Study: Scrap Middle-Age Building Stock

MONDAY, APRIL 15, 2013

Cue the wrecking ball: Mid-century modern buildings can’t be retrofitted to be as energy efficient as we want or need them to be, a new study concludes.

So, rather than retrofit or even maintain the tens of millions of square feet of commercial office space built in the 1950s, 1960s and 1970s, tear it down and replace it with energy-efficient new construction, advises "Midcentury (Un)Modern: An Environmental Analysis of the 1953-1978 Manhattan Office Building," by the consulting firm Terrapin Bright Green LLC.

The report was sponsored by the New York State Energy Research and Development Authority, the architecture firm CookFox, and the Real Estate Board of New York.

Old Façade Technology

The report specifically focused on the subset of Manhattan office buildings constructed with the first generation of glass curtain walls.

Considered innovative at the time, the single-glazed glass curtain walls used on these buildings no longer pass muster, the report noted.

Lever House curtain wall
Seth Tisue / Wikimedia Commons

Buildings featuring the first generation of glass curtain walls were a target of the report.

Most of the buildings make “poor candidates” for façade retrofits, as their structures cannot bear the weight of a modern, double-glazed curtain wall, much less a triple-glazed or double-wall system, according to Terrapin Bright Green.

Accommodating Modern Tenants

Another drawback: This generation of buildings are generally incapable of accommodating “Class A”-type tenants’ space planning, the report said. Columns are spaced tightly, ceilings tend to be low, and handicap accessibility is inadequate by current standards.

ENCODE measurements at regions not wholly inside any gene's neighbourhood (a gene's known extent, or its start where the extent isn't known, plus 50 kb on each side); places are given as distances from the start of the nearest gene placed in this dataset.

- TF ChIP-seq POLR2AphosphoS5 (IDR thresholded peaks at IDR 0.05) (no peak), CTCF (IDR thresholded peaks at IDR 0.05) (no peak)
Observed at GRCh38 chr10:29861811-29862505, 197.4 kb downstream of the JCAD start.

Moreover, the buildings feature inefficient HVAC systems, “analogous to driving a car with the accelerator pushed to the floor and controlling one’s speed with the brakes,” the report said.

Some of the office buildings from this era should be preserved “purely for their architectural merit,” the report said, but most have been rendered “obsolete” by changes in the marketplace.

Based in New York, Terrapin is a consulting and strategic planning group that focuses on environmental strategy, policy, and related opportunities, according to its website.

New York City is the first major U.S. jurisdiction that has disclosed private-sector building energy data from a mandatory benchmarking policy.


Tagged categories: Building envelope; Building Envelope; Cladding; Curtain wall extrusions and cladding; Energy efficiency; Glass; Glass coatings; Green building; Green design

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